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Gov’t wasted $30 billion on ‘pillownauts,’ crystal goblets — buying human urine!
Senator reports catalogues unnecessary spending
Question of the Day
Other wasteful projects included:
⦁ $15,000 to collect thousands of gallons of human urine and test it as a hay field fertilizer.
⦁ $5 million for hand-blown crystal stemware, paid by the State Department, just days before the government shutdown.
⦁ $65 million in Superstorm Sandy emergency relief money that New York and New Jersey spent on television ads promoting tourism.
⦁ $566,000 paid by the U.S. Postal Service to “futurist” Faith Popcorn to envision a viable future for the post office.
⦁ $1.5 million spent by the FBI each year to educate Hollywood producers and writers on how to portray the agency in movies.
⦁ $124,955 to build a 3-D printer to make pizzas for NASA.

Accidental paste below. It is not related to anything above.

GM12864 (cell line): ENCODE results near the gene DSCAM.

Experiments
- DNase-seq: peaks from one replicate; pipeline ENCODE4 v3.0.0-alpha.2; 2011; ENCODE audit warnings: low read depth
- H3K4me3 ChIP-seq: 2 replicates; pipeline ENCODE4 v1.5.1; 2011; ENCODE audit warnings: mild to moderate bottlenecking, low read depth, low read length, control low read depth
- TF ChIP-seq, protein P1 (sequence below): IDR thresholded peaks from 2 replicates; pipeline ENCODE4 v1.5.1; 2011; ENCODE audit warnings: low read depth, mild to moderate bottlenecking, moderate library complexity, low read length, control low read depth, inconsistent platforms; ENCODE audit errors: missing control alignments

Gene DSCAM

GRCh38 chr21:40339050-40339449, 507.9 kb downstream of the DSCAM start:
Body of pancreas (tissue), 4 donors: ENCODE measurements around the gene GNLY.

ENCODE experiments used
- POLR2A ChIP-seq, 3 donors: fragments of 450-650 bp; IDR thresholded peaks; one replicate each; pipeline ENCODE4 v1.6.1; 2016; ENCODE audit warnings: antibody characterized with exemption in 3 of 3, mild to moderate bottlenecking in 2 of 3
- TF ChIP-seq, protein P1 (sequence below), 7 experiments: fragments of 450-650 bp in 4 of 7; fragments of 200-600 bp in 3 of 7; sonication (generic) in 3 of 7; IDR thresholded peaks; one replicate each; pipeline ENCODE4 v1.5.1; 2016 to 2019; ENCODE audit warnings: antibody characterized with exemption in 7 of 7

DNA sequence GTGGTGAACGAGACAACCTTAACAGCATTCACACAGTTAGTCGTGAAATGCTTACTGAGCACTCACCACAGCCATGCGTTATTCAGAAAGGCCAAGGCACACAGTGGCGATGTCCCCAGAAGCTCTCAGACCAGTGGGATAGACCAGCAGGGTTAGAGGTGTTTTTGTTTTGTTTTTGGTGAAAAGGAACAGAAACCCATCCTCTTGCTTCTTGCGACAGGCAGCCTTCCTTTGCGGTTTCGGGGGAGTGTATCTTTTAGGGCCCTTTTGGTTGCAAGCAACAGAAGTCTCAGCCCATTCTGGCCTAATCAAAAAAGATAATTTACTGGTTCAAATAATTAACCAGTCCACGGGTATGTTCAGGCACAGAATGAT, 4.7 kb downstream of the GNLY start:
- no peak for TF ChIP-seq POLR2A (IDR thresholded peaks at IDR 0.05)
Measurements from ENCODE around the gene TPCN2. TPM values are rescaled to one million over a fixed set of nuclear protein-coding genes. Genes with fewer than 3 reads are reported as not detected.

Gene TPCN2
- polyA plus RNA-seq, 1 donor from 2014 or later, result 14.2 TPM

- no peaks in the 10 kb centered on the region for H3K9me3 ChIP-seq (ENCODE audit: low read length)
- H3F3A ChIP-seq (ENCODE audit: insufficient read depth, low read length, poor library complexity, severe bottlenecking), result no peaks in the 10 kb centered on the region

NASA was criticized for several other projects, including “pillownauts” — 20 people the agency paid $18,000 each to “spend 70 days lying in bed” with their bodies slightly tilted.
The goal is to study how an astronaut’s body would change in long-term weightless spaceflight, but Mr. Coburn said that was a waste of money given that the agency doesn’t even have plans for manned long-term spaceflight for the foreseeable future.
NASA said its spending is an effort to be ready for future space plans.
“We’re focused on implementing the bipartisan space exploration plan agreed to by the president and Congress that will ensure the United States remains the world leader in space exploration,” said spokesman Allard Beutel. “It’s a plan that invests in game-changing technologies, fosters the success of the commercial space industry, advances research into cleaner and quieter airplanes, unlocks the secrets of the universe and sends American astronauts on missions farther into our solar system than ever before.”
The bed study, or Human Research Program, compensates participants $10 an hour, which NASA said is below the rate of other clinical trials, and is a cost-effective way to study the effects of space travel and how it can decondition the human body.
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About the Author
Stephen Dinan can be reached at firstname.lastname@example.org.
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